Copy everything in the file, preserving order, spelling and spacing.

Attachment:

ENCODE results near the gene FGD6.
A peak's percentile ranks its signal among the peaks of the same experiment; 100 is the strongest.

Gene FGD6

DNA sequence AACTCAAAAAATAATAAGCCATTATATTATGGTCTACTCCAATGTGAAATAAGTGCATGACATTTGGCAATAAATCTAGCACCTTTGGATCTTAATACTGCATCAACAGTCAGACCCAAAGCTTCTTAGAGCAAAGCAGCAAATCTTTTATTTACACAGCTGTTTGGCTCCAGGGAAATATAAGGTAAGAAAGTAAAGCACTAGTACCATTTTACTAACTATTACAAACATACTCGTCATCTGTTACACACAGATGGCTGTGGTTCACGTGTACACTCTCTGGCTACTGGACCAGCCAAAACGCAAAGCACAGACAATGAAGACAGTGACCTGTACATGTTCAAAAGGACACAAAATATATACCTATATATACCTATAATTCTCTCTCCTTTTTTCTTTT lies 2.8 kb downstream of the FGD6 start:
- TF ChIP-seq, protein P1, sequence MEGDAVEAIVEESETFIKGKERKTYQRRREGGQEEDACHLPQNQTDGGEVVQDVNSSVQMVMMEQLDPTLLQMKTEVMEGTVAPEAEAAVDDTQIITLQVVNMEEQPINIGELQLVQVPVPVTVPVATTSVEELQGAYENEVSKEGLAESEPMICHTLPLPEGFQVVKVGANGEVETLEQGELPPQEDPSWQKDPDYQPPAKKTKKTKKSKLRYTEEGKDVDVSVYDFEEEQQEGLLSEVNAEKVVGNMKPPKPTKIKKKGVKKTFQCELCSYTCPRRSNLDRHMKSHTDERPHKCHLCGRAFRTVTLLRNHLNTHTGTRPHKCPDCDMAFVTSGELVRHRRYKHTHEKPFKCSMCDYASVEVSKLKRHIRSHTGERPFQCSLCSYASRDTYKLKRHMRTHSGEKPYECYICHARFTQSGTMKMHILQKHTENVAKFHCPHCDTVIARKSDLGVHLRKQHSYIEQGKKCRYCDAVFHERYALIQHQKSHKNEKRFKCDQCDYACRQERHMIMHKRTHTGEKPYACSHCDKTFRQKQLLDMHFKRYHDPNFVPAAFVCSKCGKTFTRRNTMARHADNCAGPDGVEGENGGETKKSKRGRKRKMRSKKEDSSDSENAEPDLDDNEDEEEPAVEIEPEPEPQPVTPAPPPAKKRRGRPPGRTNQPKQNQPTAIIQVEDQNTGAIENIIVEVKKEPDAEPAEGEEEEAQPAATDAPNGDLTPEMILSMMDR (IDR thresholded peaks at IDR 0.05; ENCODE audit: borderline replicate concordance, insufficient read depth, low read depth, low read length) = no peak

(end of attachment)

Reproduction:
ENCODE results near the gene FGD6.
A peak's percentile ranks its signal among the peaks of the same experiment; 100 is the strongest.

Gene FGD6

DNA sequence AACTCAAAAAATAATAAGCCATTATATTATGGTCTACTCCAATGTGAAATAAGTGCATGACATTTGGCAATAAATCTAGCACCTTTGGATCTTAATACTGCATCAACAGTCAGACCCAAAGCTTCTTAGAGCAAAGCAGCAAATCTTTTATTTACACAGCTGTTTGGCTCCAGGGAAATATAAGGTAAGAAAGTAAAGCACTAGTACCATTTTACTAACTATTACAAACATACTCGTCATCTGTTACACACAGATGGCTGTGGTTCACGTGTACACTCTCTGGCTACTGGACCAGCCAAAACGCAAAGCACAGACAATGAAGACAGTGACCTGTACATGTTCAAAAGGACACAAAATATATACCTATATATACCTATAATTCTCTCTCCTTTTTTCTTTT lies 2.8 kb downstream of the FGD6 start:
- TF ChIP-seq, protein P1, sequence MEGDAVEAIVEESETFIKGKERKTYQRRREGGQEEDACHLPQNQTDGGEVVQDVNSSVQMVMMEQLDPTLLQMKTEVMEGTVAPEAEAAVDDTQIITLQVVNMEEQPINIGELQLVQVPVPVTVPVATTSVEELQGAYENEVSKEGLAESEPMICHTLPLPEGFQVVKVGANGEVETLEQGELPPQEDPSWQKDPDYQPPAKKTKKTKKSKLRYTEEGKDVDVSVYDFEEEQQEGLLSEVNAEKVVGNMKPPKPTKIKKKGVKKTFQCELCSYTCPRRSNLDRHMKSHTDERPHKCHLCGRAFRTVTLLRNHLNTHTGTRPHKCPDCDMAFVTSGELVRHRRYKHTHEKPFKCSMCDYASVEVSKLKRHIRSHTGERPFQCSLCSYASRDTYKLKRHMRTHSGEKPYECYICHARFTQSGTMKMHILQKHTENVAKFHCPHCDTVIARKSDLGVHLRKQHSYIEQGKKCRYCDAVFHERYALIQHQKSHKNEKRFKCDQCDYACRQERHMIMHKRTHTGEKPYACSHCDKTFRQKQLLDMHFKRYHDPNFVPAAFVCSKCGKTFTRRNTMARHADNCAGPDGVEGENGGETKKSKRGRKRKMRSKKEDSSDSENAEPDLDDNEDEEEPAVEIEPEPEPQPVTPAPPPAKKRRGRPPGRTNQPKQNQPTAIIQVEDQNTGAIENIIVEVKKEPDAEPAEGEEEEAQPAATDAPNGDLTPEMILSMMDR (IDR thresholded peaks at IDR 0.05; ENCODE audit: borderline replicate concordance, insufficient read depth, low read depth, low read length) = no peak